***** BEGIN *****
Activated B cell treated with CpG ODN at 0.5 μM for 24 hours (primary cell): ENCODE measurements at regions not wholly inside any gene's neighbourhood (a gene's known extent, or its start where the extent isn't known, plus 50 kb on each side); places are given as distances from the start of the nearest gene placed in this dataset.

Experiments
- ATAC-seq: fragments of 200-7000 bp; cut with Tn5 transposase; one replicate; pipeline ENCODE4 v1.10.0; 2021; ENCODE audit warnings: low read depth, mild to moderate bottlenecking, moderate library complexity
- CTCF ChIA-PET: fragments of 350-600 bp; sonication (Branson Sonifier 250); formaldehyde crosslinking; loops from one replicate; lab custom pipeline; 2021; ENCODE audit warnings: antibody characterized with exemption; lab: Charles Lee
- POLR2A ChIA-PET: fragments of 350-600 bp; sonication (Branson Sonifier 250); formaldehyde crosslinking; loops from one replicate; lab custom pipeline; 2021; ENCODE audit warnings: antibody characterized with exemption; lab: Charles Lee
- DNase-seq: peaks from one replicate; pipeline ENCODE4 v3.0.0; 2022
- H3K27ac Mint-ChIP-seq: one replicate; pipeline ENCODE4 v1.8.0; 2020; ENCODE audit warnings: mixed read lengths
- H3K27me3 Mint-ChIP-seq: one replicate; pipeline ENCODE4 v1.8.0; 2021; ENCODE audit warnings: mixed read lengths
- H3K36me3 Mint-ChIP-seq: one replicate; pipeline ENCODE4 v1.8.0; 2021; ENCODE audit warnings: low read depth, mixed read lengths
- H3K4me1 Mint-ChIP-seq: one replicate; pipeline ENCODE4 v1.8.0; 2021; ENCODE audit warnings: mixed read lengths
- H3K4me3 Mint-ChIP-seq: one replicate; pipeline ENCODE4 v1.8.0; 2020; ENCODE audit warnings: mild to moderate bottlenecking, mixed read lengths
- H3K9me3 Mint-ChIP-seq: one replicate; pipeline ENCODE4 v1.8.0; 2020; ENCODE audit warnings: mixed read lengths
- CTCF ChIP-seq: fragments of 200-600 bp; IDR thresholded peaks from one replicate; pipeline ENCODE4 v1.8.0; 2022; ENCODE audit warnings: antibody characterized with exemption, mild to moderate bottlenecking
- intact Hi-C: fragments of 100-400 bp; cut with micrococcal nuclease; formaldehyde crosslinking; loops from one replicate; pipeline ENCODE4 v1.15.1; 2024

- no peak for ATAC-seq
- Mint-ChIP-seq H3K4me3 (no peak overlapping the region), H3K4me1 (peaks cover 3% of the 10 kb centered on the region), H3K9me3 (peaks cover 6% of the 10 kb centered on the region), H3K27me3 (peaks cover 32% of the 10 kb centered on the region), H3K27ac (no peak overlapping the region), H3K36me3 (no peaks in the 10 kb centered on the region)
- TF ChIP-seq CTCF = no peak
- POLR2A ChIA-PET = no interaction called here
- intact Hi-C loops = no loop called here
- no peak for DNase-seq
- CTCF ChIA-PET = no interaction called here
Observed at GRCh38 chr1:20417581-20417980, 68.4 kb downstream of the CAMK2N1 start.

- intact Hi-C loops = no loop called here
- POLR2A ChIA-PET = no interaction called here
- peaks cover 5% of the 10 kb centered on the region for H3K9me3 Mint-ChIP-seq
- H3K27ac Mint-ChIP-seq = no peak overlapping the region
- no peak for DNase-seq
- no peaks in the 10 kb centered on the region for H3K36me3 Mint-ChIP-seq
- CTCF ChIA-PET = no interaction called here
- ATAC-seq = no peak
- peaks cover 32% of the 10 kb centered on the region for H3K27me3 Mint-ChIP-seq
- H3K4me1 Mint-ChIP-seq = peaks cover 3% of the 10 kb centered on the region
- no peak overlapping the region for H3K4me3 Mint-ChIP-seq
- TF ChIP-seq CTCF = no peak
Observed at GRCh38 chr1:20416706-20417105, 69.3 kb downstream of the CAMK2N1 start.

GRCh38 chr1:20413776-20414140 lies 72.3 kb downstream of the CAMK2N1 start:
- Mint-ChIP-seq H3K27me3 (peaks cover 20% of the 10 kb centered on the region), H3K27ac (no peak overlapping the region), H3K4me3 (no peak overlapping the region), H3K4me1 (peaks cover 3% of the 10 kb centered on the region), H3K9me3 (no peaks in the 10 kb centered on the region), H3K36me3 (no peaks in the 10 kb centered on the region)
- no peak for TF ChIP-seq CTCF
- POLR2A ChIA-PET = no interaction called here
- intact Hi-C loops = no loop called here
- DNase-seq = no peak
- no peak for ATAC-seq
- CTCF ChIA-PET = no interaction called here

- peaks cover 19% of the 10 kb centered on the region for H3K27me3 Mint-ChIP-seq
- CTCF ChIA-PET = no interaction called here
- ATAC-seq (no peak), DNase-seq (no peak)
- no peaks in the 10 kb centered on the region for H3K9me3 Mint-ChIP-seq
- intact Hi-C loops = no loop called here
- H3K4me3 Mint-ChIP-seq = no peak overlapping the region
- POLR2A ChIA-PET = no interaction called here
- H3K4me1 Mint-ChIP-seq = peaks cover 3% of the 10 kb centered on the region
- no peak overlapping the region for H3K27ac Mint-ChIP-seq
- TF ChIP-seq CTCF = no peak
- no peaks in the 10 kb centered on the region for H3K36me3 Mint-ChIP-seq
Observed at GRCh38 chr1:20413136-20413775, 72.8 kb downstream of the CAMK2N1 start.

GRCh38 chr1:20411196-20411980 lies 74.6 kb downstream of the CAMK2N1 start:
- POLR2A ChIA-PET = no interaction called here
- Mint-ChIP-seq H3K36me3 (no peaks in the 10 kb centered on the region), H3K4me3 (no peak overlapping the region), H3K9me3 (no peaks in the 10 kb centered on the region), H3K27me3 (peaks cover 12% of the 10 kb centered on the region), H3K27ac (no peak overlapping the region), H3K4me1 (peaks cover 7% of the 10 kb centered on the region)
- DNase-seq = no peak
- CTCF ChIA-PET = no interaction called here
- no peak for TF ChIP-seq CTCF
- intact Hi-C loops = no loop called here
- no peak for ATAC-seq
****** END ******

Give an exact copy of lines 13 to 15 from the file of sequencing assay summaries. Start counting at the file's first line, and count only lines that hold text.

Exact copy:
- CTCF ChIP-seq: fragments of 200-600 bp; IDR thresholded peaks from one replicate; pipeline ENCODE4 v1.8.0; 2022; ENCODE audit warnings: antibody characterized with exemption, mild to moderate bottlenecking
- intact Hi-C: fragments of 100-400 bp; cut with micrococcal nuclease; formaldehyde crosslinking; loops from one replicate; pipeline ENCODE4 v1.15.1; 2024

- no peak for ATAC-seq